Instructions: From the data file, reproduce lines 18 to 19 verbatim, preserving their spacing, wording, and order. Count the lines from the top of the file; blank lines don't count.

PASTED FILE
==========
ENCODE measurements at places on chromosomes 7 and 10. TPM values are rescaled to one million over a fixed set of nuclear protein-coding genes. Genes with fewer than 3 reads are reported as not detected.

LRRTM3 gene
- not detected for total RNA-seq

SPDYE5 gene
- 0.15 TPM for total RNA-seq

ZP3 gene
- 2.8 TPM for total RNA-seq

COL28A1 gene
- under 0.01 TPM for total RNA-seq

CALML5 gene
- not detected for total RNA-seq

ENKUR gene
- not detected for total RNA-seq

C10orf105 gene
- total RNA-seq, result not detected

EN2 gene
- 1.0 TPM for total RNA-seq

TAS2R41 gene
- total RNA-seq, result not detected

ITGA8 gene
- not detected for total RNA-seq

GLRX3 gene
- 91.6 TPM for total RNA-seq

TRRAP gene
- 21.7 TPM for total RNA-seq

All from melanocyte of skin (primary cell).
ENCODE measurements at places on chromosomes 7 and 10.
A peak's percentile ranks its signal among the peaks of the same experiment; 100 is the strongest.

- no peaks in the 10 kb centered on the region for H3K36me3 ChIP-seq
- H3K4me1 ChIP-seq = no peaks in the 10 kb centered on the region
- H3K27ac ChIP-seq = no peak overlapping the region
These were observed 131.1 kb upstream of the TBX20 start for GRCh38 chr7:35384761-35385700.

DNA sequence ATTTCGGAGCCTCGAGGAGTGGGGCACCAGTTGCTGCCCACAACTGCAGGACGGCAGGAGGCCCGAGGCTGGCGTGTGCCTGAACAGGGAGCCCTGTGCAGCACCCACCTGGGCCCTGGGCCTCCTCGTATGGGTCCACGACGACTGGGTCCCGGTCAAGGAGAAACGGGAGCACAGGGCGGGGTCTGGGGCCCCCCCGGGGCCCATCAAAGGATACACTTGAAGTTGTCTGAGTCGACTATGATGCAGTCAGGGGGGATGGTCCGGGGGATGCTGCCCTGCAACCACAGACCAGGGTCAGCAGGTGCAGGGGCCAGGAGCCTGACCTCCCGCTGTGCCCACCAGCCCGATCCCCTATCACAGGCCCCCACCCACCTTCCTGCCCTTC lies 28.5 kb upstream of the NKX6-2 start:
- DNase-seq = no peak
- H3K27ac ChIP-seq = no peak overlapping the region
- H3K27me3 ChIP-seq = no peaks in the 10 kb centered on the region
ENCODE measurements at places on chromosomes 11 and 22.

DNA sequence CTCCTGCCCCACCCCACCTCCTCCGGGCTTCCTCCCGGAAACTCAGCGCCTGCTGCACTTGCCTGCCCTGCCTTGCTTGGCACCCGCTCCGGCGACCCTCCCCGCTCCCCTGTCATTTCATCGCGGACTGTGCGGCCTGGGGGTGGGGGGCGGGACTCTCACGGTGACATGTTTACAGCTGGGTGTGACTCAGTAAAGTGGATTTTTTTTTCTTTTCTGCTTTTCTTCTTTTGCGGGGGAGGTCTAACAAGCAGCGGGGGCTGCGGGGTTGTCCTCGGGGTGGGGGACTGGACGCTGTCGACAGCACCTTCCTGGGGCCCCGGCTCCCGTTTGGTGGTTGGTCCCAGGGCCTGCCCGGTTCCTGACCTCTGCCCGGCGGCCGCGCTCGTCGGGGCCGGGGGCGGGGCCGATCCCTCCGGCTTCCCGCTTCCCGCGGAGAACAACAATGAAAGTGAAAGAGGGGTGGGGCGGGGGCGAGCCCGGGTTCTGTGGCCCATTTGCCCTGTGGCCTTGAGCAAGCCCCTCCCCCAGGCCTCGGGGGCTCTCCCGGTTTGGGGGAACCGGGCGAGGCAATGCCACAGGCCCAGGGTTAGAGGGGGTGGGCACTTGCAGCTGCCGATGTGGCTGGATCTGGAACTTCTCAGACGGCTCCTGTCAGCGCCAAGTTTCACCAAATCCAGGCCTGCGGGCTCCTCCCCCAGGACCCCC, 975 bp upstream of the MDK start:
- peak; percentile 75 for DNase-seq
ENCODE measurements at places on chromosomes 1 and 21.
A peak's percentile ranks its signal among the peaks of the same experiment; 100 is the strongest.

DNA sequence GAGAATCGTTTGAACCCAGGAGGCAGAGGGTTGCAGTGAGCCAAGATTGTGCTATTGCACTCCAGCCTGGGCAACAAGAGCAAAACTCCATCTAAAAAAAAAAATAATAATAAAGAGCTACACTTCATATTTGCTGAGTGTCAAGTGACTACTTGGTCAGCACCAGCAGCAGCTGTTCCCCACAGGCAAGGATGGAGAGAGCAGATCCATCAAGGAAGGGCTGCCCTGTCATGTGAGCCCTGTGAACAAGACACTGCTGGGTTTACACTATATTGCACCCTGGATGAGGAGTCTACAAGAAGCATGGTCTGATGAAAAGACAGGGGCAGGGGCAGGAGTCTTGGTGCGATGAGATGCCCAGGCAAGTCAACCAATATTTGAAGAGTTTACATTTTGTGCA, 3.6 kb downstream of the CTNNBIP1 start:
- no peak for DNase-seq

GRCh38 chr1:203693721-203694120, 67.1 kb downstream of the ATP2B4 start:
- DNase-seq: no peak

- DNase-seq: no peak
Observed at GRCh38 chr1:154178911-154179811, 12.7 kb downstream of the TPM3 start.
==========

TAS2R41 gene
- total RNA-seq, result not detected